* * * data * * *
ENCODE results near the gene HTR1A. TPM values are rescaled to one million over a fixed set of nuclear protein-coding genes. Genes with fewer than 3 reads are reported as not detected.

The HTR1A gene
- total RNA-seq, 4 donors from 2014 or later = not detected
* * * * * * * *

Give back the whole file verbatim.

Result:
ENCODE results near the gene HTR1A. TPM values are rescaled to one million over a fixed set of nuclear protein-coding genes. Genes with fewer than 3 reads are reported as not detected.

The HTR1A gene
- total RNA-seq, 4 donors from 2014 or later = not detected